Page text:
Arkansas at Mississippi State---Who knew the Western Division crown would come down to a game between the Hogs and the 'Dogs in Starkville? The Razorbacks have the chance to clinch a berth in the Georgia Dome with a win over M.S.U. Beating the Bulldogs sounds like an easy task, but this series, too, has been a close one since it became an annual conference matchup in 1992, as 10 of the last 14 meetings between Arkansas and Mississippi State have been settled by a touchdown or less, with two of the remaining four games being 17-7 decisions. I like the Hogs to win their eighth straight over State, but I expect the home team to keep it close just long enough to get Houston Nutt twitching and jerking like Robin Williams doing a late-night comedy routine at the Improv in a wet wool suit while working on two hours' sleep and a pot of black coffee.
In the alternate ending to "One Flew Over the Cuckoo's Nest," Randle Patrick McMurphy escapes from the asylum, moves to Arkansas, and becomes a college football coach. (Photograph from Sports Illustrated.)
Tennessee at Vanderbilt---There's an old joke in S.E.C. country: "What does Vanderbilt have that Tennessee doesn't? An in-state rival." Not a lot of folks in Knoxville are laughing at that one any longer. The Commodores won last year's in-state showdown and, in 18 series meetings between 1987 and 2004, Vandy lost to the Vols by a touchdown or less nine times. The 'Dores are becoming more competitive and Tennessee is running out of steam. I still expect the Big Orange to win in the Music City, but I don't look for the unpaid military men of Knoxville to beat the naval commanders of Nashville by a large margin.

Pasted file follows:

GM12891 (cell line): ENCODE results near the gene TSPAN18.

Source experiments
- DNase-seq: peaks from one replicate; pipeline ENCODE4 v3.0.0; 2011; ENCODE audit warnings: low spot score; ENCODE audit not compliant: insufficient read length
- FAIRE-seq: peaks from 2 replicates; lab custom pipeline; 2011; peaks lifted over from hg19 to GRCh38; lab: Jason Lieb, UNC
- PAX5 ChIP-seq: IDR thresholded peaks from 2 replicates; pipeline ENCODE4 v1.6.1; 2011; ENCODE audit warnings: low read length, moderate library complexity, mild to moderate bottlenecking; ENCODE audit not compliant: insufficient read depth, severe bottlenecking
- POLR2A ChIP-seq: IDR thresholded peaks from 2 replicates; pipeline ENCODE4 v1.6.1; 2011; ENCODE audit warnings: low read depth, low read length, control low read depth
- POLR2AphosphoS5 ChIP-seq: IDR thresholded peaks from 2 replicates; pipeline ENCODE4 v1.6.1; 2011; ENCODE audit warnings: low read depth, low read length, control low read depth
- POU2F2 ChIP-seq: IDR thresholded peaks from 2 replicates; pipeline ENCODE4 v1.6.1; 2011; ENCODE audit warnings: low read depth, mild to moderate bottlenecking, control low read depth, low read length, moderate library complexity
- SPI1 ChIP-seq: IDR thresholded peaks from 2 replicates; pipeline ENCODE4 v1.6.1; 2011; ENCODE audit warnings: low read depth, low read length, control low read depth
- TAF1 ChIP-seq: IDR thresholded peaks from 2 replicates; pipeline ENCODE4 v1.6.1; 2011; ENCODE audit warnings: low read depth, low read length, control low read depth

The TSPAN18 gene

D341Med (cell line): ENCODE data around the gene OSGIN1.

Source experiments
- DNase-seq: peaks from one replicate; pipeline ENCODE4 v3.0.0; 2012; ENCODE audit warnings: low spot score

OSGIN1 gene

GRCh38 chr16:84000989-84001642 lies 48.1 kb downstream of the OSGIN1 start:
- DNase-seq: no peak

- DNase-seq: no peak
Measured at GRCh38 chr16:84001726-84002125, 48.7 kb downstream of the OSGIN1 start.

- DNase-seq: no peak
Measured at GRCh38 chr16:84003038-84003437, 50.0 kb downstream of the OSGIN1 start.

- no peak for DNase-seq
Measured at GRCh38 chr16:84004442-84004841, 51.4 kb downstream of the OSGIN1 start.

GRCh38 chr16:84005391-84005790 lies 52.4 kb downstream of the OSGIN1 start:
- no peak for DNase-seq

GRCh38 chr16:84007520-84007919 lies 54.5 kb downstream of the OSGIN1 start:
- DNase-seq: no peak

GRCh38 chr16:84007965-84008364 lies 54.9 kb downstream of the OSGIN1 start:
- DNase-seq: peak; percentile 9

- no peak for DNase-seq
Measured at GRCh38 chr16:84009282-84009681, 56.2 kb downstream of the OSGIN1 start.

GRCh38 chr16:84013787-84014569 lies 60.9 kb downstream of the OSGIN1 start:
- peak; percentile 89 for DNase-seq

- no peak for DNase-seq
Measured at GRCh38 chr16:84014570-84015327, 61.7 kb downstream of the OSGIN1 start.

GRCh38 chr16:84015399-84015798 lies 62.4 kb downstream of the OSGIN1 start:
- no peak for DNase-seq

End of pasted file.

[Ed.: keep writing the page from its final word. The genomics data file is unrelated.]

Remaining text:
Auburn at Alabama---The Iron Bowl threatens to become iron dull as Mike Shula inches nearer and nearer to becoming Alabama's Doug Barfield, the .500 coach whose five seasons on the Plains from 1976 to 1980 bridged the gap between Shug Jordan and Pat Dye. Coach Barfield went 3-2 over Tennessee and 2-2-1 against Georgia, but what did him in was his 0-5 record against Bear Bryant's mighty Crimson Tide teams. The 'Bama faithful might not admit it, but they "fear the thumb" as the War Eagle goes for its fifth straight series victory in the Yellowhammer State slugfest. The Bulldogs provided Alabama with a blueprint for beating the Tigers, but it remains to be seen whether the Red Elephants can capitalize on that knowledge in an emotional rivalry game that the Plainsmen lately have owned. Tommy Tuberville's teams have won 33 of their last 38 games and I look for Auburn to make it 34 out of 39 this weekend.
I hate Auburn.
Those are this week's S.E.C. games and that is how I think they will turn out, but, of course, I have a tendency to go well wide of the mark anytime I am forecasting the outcomes of games that have even half a chance of being competitive, so you should treat my prognostications as entertaining rather than informative. Whatever you do, Don't Bet On It!